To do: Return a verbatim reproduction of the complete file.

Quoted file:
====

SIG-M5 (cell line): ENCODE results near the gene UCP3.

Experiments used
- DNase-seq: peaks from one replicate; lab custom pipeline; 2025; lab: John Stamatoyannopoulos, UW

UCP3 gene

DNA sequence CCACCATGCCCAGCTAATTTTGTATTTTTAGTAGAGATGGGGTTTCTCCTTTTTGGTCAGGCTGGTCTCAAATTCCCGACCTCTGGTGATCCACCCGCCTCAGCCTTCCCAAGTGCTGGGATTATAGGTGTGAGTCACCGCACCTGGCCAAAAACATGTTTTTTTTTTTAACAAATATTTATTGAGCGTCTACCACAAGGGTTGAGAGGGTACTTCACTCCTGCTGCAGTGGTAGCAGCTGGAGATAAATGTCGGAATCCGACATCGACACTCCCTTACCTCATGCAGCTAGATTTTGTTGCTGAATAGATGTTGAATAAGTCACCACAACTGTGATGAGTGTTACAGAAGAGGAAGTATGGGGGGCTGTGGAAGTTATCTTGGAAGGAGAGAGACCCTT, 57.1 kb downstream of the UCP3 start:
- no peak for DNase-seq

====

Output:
SIG-M5 (cell line): ENCODE results near the gene UCP3.

Experiments used
- DNase-seq: peaks from one replicate; lab custom pipeline; 2025; lab: John Stamatoyannopoulos, UW

UCP3 gene

DNA sequence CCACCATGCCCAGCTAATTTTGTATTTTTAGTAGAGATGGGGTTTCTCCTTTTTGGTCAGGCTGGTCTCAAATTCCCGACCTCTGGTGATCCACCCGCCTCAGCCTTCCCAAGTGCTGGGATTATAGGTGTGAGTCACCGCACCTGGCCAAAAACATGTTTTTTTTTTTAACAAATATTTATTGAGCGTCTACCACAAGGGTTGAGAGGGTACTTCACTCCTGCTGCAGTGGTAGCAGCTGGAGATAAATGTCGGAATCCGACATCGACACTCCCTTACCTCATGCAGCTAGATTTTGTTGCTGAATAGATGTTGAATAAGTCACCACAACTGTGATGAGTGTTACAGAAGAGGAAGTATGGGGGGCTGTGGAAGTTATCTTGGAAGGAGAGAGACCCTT, 57.1 kb downstream of the UCP3 start:
- no peak for DNase-seq